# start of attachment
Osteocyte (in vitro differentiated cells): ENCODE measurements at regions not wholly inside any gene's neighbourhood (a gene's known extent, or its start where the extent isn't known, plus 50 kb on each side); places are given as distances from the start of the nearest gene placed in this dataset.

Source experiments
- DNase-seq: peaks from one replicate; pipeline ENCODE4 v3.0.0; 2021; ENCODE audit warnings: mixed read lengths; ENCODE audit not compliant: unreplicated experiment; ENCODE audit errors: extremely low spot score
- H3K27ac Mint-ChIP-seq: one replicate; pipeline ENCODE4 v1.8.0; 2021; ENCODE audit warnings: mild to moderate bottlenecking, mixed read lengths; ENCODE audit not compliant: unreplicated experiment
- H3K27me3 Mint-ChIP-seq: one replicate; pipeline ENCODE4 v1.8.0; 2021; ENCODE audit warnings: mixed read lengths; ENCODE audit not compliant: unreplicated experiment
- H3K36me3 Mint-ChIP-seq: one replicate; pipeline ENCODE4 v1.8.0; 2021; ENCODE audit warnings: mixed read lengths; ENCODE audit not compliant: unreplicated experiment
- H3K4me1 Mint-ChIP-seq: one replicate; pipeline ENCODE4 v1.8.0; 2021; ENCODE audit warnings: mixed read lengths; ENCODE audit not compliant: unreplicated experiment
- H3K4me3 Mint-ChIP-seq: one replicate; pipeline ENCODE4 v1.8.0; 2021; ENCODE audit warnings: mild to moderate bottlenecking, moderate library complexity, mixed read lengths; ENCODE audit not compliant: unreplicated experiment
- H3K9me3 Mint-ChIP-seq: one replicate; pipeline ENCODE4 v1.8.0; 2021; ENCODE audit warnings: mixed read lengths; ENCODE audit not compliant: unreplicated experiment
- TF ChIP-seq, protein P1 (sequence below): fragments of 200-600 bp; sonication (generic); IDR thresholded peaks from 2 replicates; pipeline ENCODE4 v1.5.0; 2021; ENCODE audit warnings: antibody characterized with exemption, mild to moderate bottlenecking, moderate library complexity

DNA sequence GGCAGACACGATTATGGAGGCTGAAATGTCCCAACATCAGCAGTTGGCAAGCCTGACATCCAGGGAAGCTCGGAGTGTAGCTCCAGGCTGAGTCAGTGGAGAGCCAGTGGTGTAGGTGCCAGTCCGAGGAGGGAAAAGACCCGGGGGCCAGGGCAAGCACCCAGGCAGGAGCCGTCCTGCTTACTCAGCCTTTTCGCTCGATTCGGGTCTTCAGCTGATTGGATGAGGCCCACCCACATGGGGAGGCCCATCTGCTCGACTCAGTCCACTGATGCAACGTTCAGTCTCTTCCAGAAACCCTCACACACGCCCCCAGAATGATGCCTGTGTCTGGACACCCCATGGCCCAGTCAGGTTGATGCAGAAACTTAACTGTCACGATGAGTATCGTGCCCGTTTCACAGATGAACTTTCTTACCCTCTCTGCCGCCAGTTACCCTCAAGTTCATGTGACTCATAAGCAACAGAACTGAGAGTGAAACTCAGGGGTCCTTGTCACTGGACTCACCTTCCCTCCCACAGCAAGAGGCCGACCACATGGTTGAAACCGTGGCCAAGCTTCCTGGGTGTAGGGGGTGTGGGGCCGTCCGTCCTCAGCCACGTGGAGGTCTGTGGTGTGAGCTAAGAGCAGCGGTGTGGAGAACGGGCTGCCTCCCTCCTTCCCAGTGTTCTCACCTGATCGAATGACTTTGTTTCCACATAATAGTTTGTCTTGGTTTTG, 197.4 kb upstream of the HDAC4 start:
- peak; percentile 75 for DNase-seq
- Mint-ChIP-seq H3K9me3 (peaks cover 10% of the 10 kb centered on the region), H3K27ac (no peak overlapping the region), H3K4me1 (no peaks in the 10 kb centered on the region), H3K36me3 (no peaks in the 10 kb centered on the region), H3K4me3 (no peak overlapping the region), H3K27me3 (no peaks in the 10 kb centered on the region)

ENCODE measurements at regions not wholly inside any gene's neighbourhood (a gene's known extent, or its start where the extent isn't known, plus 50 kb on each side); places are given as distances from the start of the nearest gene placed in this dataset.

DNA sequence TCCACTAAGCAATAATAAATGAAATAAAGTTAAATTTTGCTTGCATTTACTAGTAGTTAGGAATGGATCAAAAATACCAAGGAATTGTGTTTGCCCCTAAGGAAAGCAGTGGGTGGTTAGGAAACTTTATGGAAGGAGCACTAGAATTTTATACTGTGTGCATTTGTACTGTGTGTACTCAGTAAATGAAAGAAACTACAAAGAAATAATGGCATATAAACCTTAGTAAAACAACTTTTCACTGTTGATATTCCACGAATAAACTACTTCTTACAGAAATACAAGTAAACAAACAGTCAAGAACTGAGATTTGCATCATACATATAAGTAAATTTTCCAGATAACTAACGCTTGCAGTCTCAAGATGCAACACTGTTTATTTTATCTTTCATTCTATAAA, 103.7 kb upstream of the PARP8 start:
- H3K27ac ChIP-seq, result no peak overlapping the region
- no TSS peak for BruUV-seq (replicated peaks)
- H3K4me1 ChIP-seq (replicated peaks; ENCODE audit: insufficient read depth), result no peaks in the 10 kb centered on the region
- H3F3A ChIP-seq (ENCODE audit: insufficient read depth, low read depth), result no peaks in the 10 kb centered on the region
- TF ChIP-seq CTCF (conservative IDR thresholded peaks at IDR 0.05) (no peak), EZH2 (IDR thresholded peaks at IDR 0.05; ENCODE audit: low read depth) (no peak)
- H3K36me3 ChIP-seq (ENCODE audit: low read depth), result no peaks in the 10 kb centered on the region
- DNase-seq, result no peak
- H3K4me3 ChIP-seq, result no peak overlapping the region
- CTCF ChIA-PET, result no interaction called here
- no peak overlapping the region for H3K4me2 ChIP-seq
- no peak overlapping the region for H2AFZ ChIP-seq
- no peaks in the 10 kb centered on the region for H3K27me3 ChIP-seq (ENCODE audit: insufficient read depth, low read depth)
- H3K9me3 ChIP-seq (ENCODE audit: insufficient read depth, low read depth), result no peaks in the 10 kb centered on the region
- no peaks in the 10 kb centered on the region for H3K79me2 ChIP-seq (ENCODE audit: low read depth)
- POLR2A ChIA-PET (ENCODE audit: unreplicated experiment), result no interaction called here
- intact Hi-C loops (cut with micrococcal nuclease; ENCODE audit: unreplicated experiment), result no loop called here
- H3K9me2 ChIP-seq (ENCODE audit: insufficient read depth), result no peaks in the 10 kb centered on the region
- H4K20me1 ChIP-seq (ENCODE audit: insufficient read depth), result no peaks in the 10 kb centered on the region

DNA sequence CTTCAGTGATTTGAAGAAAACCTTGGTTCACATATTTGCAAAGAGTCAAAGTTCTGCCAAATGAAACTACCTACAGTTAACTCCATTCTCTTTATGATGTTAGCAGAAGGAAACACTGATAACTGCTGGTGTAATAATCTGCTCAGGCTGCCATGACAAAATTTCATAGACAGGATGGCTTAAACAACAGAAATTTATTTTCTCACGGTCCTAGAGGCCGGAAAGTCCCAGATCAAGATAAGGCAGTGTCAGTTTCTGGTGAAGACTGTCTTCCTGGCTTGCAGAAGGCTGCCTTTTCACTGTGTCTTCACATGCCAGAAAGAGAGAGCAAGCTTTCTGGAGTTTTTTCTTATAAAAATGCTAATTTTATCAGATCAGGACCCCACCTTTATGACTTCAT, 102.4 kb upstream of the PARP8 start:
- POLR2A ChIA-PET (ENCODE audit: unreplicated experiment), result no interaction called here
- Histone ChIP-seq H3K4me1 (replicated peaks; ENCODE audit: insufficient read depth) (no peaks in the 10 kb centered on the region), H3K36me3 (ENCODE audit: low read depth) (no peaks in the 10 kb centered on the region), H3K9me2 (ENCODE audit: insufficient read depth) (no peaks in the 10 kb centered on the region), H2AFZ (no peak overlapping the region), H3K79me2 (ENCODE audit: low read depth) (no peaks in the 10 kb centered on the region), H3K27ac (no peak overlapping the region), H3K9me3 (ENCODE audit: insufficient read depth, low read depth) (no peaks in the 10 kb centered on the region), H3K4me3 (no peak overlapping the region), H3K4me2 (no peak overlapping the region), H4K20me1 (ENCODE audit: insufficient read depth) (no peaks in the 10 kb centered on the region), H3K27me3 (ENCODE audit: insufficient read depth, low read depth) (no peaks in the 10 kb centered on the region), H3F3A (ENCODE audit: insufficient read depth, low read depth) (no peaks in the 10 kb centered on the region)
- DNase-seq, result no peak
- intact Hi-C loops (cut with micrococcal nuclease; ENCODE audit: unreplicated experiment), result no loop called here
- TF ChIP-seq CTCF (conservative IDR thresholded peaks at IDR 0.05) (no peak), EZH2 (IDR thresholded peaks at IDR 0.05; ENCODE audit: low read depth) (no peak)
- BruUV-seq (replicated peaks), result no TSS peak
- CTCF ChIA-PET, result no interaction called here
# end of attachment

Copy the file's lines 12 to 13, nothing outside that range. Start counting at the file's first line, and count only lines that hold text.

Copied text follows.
- peak; percentile 75 for DNase-seq
- Mint-ChIP-seq H3K9me3 (peaks cover 10% of the 10 kb centered on the region), H3K27ac (no peak overlapping the region), H3K4me1 (no peaks in the 10 kb centered on the region), H3K36me3 (no peaks in the 10 kb centered on the region), H3K4me3 (no peak overlapping the region), H3K27me3 (no peaks in the 10 kb centered on the region)